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The Existential Hitman

by John Hunter Duesing

Created 08/10/12

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The lone hitman has long been a subject that has fascinated filmmakers, the outlaw who kills for his own reasons and lives by his own code. Why do filmmakers often explore this? Why has Jim Jarmusch done two movies on the subject? And why is someone who kills for money so fascinating?

Are there any I'm forgetting from the collection? What's your favorite existential hitman movie?

  • Alain Delon's performance is the definitive strong, silent hitman, inspiring Chow Yun-Fat in "The Killer," Forrest Whitaker in "Ghost Dog," and Isaach de Bankolé in "Limits of Control" to name a few. Melville opens the film with some made-up Eastern mumbo-jumbo that is effective nonetheless in setting up Delon as a romantic assassin, mysterious and compelling.

  • John Woo took the basic yarn of Melville's "Le Samouraï," and added in a liberal dose of balletic gun battles, taking the heroic bloodshed defined by Chang Cheh and putting guns in the killer's hands instead of swords. Chow Yun-Fat's cornered hitman is even willing to risk it all for a beautiful nightclub singer, but Woo fills his motivational gas tank with guilt.

  • Unlike the other characters on this list, Ben Gazzara's nightclub owner isn't a professional hitman, but is given an assignment to do so in order to square a debt, and kills out of desperation in order to save his pitiful status quo.

  • A hitman with a rice fetish and hamster cheeks. I'm still swirling this one around.

  • John Hurt plays a killer for the British mob, sent to bring an old rat living under protection to face the justice of his former bosses. Said rat is played by Terence Stamp, who goes along with it smugly, saying that he is ready to face death. But Hurt's character reveals himself to be the true Existentialist, while Stamp's rat reverts back to his nature.

38 comments

  • By John Hunter Duesing
    September 02, 2012
    12:24 AM

    Thanks!
    Reply
  • By Brian J.
    June 14, 2013
    12:29 PM

    Not Criterion movies, I know, but "No Country for Old Men" and "Grosse Pointe Blank" come to mind as great hitman movies. Also "Terminator" if you think about it.
    Reply
    • By Brian J.
      June 14, 2013
      12:32 PM

      Note: they all have some existential quality to them as well.
    • By Brian J.
      June 14, 2013
      12:37 PM

      Huh. Blockbuster? Yes, but does it not fit the category? No need to insult people, sir.
  • By Liam Molenda
    June 14, 2013
    12:33 PM

    An incredible hitman film is The Proffesional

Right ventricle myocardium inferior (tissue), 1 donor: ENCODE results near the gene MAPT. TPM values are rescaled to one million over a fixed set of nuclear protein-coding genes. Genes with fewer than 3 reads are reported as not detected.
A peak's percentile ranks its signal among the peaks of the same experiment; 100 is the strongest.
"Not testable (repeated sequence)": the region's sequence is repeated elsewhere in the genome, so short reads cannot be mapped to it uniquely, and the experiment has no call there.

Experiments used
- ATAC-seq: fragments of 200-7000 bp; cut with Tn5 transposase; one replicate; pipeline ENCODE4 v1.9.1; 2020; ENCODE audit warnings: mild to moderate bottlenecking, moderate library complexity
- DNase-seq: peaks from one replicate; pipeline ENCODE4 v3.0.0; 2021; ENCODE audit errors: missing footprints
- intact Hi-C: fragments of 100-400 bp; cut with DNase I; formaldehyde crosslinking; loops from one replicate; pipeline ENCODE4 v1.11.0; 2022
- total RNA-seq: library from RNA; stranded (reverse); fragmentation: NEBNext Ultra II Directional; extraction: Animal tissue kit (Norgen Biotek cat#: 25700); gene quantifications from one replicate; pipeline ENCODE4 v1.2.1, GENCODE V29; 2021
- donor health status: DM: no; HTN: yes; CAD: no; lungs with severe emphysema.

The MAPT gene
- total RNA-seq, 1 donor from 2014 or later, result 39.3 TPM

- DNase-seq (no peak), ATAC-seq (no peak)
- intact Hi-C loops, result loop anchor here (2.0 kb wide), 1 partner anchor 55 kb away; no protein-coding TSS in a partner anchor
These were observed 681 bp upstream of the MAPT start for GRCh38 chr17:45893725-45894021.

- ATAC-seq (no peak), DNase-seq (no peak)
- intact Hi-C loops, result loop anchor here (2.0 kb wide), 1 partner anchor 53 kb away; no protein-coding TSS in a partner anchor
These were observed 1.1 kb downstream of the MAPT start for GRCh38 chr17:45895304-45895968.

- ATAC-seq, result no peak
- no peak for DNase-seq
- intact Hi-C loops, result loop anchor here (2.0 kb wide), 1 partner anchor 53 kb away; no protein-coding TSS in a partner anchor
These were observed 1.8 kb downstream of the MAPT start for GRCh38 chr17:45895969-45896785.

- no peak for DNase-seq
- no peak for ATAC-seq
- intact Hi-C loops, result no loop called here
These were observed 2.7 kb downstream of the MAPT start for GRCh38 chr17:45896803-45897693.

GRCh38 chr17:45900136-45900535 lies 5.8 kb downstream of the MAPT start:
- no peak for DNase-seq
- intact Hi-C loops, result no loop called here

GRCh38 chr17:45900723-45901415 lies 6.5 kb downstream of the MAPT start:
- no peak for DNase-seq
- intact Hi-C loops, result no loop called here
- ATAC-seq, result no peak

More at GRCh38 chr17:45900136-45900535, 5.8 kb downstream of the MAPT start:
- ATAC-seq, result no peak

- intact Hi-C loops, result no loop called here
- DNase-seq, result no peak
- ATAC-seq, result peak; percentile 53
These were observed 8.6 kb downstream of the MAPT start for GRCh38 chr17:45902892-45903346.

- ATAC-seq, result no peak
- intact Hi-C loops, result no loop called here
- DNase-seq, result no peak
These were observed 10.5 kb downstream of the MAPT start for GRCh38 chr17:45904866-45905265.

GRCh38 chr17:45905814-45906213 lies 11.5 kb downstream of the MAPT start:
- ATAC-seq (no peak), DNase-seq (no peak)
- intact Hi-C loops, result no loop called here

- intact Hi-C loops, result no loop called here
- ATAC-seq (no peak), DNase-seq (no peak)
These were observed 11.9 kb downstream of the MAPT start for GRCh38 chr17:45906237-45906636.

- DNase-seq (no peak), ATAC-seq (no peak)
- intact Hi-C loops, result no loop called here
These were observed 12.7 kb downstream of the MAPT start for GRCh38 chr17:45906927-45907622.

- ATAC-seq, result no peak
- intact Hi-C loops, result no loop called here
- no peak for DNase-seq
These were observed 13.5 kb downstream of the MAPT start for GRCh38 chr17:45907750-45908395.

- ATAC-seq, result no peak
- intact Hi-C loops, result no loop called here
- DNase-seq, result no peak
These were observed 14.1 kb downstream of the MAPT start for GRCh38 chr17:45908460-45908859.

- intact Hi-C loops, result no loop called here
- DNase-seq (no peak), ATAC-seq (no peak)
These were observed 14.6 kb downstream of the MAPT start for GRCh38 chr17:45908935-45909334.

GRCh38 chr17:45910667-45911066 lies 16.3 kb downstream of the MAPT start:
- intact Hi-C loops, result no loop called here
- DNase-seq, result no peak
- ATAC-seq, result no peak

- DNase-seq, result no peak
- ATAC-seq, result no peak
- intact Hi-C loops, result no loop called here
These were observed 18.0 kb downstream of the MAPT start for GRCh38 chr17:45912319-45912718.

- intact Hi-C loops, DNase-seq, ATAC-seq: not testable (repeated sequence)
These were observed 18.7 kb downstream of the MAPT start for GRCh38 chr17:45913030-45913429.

Reply
  • By Steven_M
    June 14, 2013
    12:38 PM

    The Seventh Seal. If you think about, Death is the ultimate hitman.
    Reply
    • By Brian J.
      June 14, 2013
      12:40 PM

      That's a good one. You could argue that hitmen often represent Death, no? No arguing/negotiating out of it when the time comes.
  • By Life as Fiction
    June 14, 2013
    01:13 PM

    Hunter, I would highly recommend Pen-Ek Ratanaruang's Invisible Waves. Though not part of the Criterion Collection, it's got the combination of cool and existential feel that would be perfect for your list.
    Reply
  • By Leonard_Shelby
    June 14, 2013
    01:19 PM

    Let's represent the females too! La Femme Nikita. Haywire. Map of the Sounds of Tokyo
    Reply
  • By Austin DeRaedt
    June 14, 2013
    03:02 PM

    Ryan Gosling from Drive, and El Topo from El Topo
    Reply
    • By Robotocles
      June 26, 2013
      07:35 PM

      I thought Gosling was just autistic in Drive.
  • By D.j. West
    June 14, 2013
    03:47 PM

    The Hound from Miller's Crossing
    Reply
  • By Brian Loughrey
    June 14, 2013
    05:35 PM

    Get Carter. Michael Caine at his best
    Reply
  • By Theo
    June 15, 2013
    11:59 AM

    Pretty much all of the suggested films are NOT ON CRITERION, which makes it impossible for them to be on this list.
    Reply
  • By Alex Black
    June 15, 2013
    01:59 PM

    Anton Chigurh from No Country for Old Men
    Reply
    • By Alex Black
      September 02, 2013
      01:58 AM

      He still kills doesn't he and is paid to do so i believe.
  • By Zefe
    June 25, 2013
    05:22 PM

    Would Yojimbo qualify as a "hitman"? he is more hitman than "bodyguard"....
    Reply
  • By Nicolas Edelbach
    June 26, 2013
    01:25 AM

    This Gun For Hire (1942), a big influence on Melville's Le Samourai
    Reply
  • By Luiskagg
    June 26, 2013
    11:50 PM

    Michael Mann's Collateral, Takeshi Miike's Ichi the killer and Graveyard of honor
    Reply
  • By apologia7
    June 27, 2013
    08:43 PM

    Respectfully, my brother, Delon played a thief in Le Cercle Rouge, not a hitman.
    Reply
  • By apologia7
    June 27, 2013
    08:44 PM

    My apologies. You weren't referencing Le Cercle Rouge. The scene looked very similar.
    Reply
  • By Vlad
    June 29, 2013
    11:15 AM

    Ashes and Diamonds - Wajda’s masterpiece would suit this list as for me
    Reply
  • By Jefferson Martin
    July 05, 2013
    08:18 AM

    Did everyone forget this was a criterion list?
    Reply
    • By Vlad
      July 18, 2013
      11:39 AM

      http://www.criterion.com/films/342-ashes-and-diamonds
  • By StarsiderSajun
    August 01, 2013
    06:07 PM

    My favourite hitman, and incidentally one of the films that is closest to my heart, is Luc Besson's "Léon". Sadly it's not a Criterion film just yet.
    Reply
  • By Peter---
    September 23, 2013
    07:38 PM

    I love this list and it's subject. Plus a great job putting it together. Please check out my lists and tell me what you think. http://www.criterion.com/lists/157365-akira-kurosawa-s-favorite-movies http://www.criterion.com/lists/157548-beginning-a-career
    Reply